Even with the arrival of cold weather some cyclists stubbornly refuse to hang up their bike and throw in the towel. And despite the crude comments from motorists, these dedicated cyclists aren’t necessarily crazy. Instead they show that with a little preparation, cold is just a nuisance, not a roadblock.
Of course, dressing for cold-weather riding isn’t as simple as throwing on a heavy coat and pants. While your wardrobe may differ depending on the type of ride and distance, layering makes the most sense in any cold-weather situation. Layering, usually with a windbreaker on top, gives you plenty of choice for temperature changes and it won’t impede movement.
A common but simple guideline is: It’s better to start out feeling a little cool than a little warm, because your body will generate heat over the course of the ride.
Perhaps most importantly, a good warm-up period reduces risk of cold-related muscle injuries. The simplest approach is to begin pedaling slowly until your temperature and heart rate have risen; you may need to allow more time to warm up properly. Never start by stretching cold muscles, otherwise you risk tearing or straining them.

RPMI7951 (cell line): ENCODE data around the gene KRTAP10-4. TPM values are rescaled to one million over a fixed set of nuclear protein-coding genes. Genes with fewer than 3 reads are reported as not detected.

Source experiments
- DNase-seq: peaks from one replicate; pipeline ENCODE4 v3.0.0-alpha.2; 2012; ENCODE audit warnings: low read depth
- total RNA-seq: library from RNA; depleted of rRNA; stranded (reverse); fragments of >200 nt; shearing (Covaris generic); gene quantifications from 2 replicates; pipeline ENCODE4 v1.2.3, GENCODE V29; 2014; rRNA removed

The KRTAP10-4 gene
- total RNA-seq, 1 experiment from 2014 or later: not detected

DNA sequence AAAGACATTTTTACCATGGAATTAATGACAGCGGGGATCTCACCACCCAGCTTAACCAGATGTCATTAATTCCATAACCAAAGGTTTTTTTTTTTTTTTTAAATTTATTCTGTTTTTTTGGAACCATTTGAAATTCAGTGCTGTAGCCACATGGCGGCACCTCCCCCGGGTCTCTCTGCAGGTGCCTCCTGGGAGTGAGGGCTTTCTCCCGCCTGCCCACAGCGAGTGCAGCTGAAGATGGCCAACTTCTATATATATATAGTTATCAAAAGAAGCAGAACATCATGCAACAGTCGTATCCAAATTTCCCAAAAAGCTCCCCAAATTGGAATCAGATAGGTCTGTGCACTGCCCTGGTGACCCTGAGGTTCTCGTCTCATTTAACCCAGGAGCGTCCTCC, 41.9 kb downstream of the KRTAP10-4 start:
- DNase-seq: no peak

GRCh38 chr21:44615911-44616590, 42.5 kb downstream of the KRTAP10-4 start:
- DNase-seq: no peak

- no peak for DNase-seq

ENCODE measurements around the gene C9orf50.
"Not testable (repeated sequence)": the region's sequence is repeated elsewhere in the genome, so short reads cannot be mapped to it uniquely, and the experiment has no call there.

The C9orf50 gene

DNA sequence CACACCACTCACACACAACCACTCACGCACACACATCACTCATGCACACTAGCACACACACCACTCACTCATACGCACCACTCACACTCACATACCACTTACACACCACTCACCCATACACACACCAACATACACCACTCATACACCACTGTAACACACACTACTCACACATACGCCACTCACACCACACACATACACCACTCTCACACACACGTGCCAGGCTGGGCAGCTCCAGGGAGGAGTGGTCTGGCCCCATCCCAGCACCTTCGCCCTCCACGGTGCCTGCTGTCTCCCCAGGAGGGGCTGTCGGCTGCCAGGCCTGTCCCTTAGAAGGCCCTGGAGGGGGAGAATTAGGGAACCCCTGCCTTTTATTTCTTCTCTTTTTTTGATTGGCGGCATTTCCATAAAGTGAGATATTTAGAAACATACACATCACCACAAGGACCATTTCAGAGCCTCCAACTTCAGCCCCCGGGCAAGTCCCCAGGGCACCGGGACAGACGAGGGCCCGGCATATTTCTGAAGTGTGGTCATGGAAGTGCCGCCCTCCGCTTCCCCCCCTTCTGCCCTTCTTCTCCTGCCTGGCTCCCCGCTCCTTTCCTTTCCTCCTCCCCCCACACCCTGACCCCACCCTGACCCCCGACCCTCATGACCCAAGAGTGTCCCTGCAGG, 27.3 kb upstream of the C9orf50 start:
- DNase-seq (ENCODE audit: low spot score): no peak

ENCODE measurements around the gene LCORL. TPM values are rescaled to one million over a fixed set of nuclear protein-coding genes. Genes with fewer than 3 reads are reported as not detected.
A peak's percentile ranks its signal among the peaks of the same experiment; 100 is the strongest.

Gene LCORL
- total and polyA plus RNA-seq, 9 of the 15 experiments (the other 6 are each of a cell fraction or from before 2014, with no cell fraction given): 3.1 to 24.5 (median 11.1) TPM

Your bike deserves similar attention during the winter. Salt and sand on the roads can lead to corrosion of your bike’s parts, including the chain. Be sure to clean and apply oil to moving parts regularly and also consider investing in tires that will better grip the snow.
Winter riding also adds some extra safety concerns to the mix. While you may not have needed a lighting system to commute home from work during the summer, it’s important to remember that darkness sets in earlier in winter. Extra reflective gear on your clothing, helmet or bike will make your presence known to drivers, who are struggling with the same decreased visibility.
The bike experts at Backpeddling have all the tips, gear and accessories you need for fun and safe cold-weather riding. Visit www.backpeddling.com to browse their selection of new, used and antique bikes.